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National Center for Education Statistics (NCES): Gathering Library Data

Our focus at The Virtual Librarian Service is the providing of management of resources and services to the solely online student, the hybrid student using the online library or the campus based student using the online library. How we describe the library in the self-study report requires many pieces of information from many organizations, but I pay attention greatly to the reporting Agencies, the USDE and the various accrediting bodies. So how the NCES gathers data and how they define things in the virtual library interests me. And sometimes before your very eyes, you can see the national trend forming or the education department reaction to changes being implemented by the education industry. Before I discus the use of the NCES academic comparative analysis tools, I am going to share what I have learned about their gathering of that data.

The NCES defines a library for their purposes with 5 criteria to be answered with either a yes or no. If you say yes to those 5 criteria you are eligible to report your library’s statistics. The NCES definition of a library is actually quite interesting since the word “library” can be used loosely depending on the corporation, institution or organization.

To be defined as a library for their purposes, the institution must - in the FY2012  - have its own library, have spent more than $10,000 that year, have the printed or other materials comprising the collection, organized and have paid, trained library staff to provide and interpret those materials. There must be established hours of operation during which those paid trained staff meet the information services needs of clientele. You must have a physical facility to support that collection, its staff and the library schedule.

For solely online universities two parts of that definition could be problematic. First is how we view the organized collection. A case can be made that a virtual library hosted behind the LMS and requiring authentication to access, could be considered organized if the library has lists of databases organized in a certain manner, working hyperlinks and policies clearly articulating who maintains the organization structure.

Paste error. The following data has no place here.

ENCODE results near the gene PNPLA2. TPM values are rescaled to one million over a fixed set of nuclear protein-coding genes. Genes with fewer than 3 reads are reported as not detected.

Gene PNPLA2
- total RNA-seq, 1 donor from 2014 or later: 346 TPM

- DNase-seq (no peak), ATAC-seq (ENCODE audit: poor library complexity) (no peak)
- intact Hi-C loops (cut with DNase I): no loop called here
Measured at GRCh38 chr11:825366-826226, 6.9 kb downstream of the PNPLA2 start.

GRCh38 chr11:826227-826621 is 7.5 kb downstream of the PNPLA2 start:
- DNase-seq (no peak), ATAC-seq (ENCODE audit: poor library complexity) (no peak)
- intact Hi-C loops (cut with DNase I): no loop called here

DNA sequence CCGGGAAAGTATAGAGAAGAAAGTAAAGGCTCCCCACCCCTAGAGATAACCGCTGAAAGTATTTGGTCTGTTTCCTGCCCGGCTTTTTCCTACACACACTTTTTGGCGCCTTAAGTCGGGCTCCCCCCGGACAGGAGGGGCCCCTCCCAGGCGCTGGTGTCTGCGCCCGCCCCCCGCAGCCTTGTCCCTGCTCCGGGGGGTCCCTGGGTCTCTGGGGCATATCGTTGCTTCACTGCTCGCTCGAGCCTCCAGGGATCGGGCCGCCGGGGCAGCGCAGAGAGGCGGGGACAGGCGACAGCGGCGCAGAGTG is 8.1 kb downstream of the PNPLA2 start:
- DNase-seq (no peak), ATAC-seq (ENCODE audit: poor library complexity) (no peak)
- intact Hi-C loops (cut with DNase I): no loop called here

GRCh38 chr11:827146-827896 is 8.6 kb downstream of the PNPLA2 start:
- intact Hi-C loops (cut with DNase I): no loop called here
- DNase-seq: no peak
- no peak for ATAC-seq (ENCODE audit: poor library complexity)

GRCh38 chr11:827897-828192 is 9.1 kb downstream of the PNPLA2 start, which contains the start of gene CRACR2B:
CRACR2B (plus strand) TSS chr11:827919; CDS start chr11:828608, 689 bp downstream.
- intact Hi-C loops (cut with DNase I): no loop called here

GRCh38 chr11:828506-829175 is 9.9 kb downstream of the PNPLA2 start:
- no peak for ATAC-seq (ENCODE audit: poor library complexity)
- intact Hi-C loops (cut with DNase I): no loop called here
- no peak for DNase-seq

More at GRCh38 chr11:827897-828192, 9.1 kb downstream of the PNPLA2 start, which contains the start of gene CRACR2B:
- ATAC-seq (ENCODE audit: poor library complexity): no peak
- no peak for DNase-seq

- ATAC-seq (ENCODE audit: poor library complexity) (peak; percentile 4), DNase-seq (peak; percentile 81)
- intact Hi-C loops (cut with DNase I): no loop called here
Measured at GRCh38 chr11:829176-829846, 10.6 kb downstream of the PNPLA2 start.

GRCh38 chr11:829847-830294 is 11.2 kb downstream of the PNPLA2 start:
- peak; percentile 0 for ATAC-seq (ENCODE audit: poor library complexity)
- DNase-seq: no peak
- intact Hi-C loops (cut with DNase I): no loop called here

The second is the physical facilities. The physical facilities issue is up for interpretation, but for those of us who deliver library resources and services solely online, could those words be interpreted to mean the hosting service servers or the campus HQ? With its administration, controller, accountants and so forth HQ ensures the trained library staff are paid, provide services to the clientele and the library webpages are appropriately accessible. They just do not have a physical room where the books and journals are lent out from. That is the role of the room of host servers and routers. It is a stretch, but something to think about.

The word “paid” to staff as in “paid staff” was added in 2004 so obviously some libraries were counting free work experience students or interns as library staff. And in 2010 they set the minimum total library expenditures to be exceeding $10,000, a number that is nicely rounded and I am not sure where it came from. Gathering data for the Virtual Reference interaction was a new section added in 2010 and here we can see the effect of online distance education and virtual libraries.

So who or what are “paid trained library staff” ? They are defined as someone with a professional education (the master's degree or its equivalent) in the theoretical and scientific aspects of librarianship. And “Other professional staff” are those whose duties require education and/or training in related fields (e.g., academic disciplines, archives, media, computing).

NCES separates reference interactions and consultation interactions and they are defined by time with the client. But that measurement is a left-over from the campus based library routine and the central reference desk and does not define what transpires in the solely virtual library. Reference interactions in the online university library can not easily be separated out by how long you work with the client, so I make a case about how long it takes to gather and formulate the response(s) to the client.

You have to love working with library data and library statistics to work in this area. My next writing will be on what comparative data you can use to measure your online library resources and services. Contact me if you have any questions or want to see what you must do to measure up.

Melody Hainsworth, MLIS, Ph. D.